There is a lot to think about when you are importing goods. Things like finding the right supplier, arranging shipping, and dealing with government rules might overwhelm you. One thing that makes the process simpler is a customs bond.
Customs bonds are a necessary part of importing goods. A customs bond covers the payment of duties and taxes for imported goods to the U.S. government. Customs bonds are required to cover shipments entering the country by sea and by air.
What does a customs bond cover? A customs bond is a required document that acts as an insurance policy. A customs bond is an imports bond that ensures payment of duties and taxes to the United States government upon the import of goods and commodities.
A customs bond ensures that your duties and taxes will be paid even in extreme circumstances, like bankruptcy or the closure of your business. You can face fines or delays without the proper customs bond.
If you decide to work with a Licensed Customs Broker, the broker’s customs bond can be used to secure your transaction.
According to information from U.S. Customs and Border Protection (CBP), a customs bond is required when you are importing commodities valued at more than $2,500.
A customs bond is also required when you are importing goods subject to other federal agencies requirements. For example, if you are importing firearms, you’ll need a customs bond in addition documents required by the Bureau of Alcohol, Tobacco, Firearms, and Explosives (ATF). Other government agencies that oversee imports and will require the purchase of a customs bond include:
According to information from CBP, you will also need to get a customs bond if you are a domestic carrier transporting cargo by air, sea, or vehicle if the cargo is “IN BOND.” The customs bond is required even if you are just transporting “IN BOND” cargo from one state to another.
You will also need a customs bond if you are a warehouse or facility operator who wants to store imported or exported goods. You also must apply with the closest port director to determine the type of warehouse you wish to create for imported commodities.
Customs bonds are required if you want to serve as a Customs Broker or perform an activity in a CBP secure area. CBP-approved inspectors and laboratories should also have Customs Bonds.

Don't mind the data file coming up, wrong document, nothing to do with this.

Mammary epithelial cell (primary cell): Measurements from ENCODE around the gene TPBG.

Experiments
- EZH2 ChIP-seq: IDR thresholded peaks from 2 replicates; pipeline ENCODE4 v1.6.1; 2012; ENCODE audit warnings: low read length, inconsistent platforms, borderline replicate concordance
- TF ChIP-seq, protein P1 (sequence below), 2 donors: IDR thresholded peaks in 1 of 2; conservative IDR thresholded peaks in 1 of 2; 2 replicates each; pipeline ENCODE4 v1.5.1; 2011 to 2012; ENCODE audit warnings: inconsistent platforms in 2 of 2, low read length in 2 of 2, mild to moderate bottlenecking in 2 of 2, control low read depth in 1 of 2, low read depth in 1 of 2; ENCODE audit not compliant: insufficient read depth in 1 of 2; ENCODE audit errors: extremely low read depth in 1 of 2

Importers can choose between two main types of customs bonds: Single entry or continuous bond. The bond type you select should ultimately depend on how often you plan to import goods into the U.S. A single entry customs bond covers one import shipment. A continuous customs bond is valid for one year and covers all imports into the U.S. within the year.
It’s also important to note that your Licensed Customs Broker’s bond can be used to secure your transaction. Working with a Licensed Customs Broker can make the process easy and simple.
There are many types of customs bonds out there and it can be difficult to determine which one you need. Check out our article Types of Customs Bonds - Activity Codes And Uses to learn more.
If you plan to import frequently and use different ports of entry, a continuous bond might be a better option economically. If you're only importing on one occasion, a single entry bond might be best.
A continuous entry customs bond comes with other benefits, too. If you select a continuous entry customs bond, you will not have to purchase an additional bond for your Importer Security Filing (ISF). ISF Filing is a rule set in place by CBP that mandates importers submit information at least one day before goods are loaded on a sea vessel from an exporting country. This allows CBP to review your cargo for security and safety risks.
If you are working with a Licensed Customs Broker like USA Customs Clearance or AFC International, it’s very likely that the broker’s customs bond can be used to secure your transaction. If you need to obtain a customs bond yourself, you can get one through a surety licensed by the U.S. Department of the Treasury. There are hundreds of sureties located across the country.
A Licensed Customs Broker might include use of their bond in the cost of doing business. If you are purchasing a bond on your own, it’s important to consider that you are essentially buying an insurance policy. You are purchasing a customs bond for a specific amount of coverage. Just like the benefits of single entry and continuous bonds vary, so does the price.
Worried that your customs bond is about to expire? Check out our article The Complete Guide to Customs Bond Renewal.
The import customs clearance and customs import bond process can be difficult to master on your own, whether you are importing furniture from China, importing wood to the USA or any other import process. A Licensed Customs Broker will help to ensure your imports are cleared through customs efficiently and in compliance with customs laws.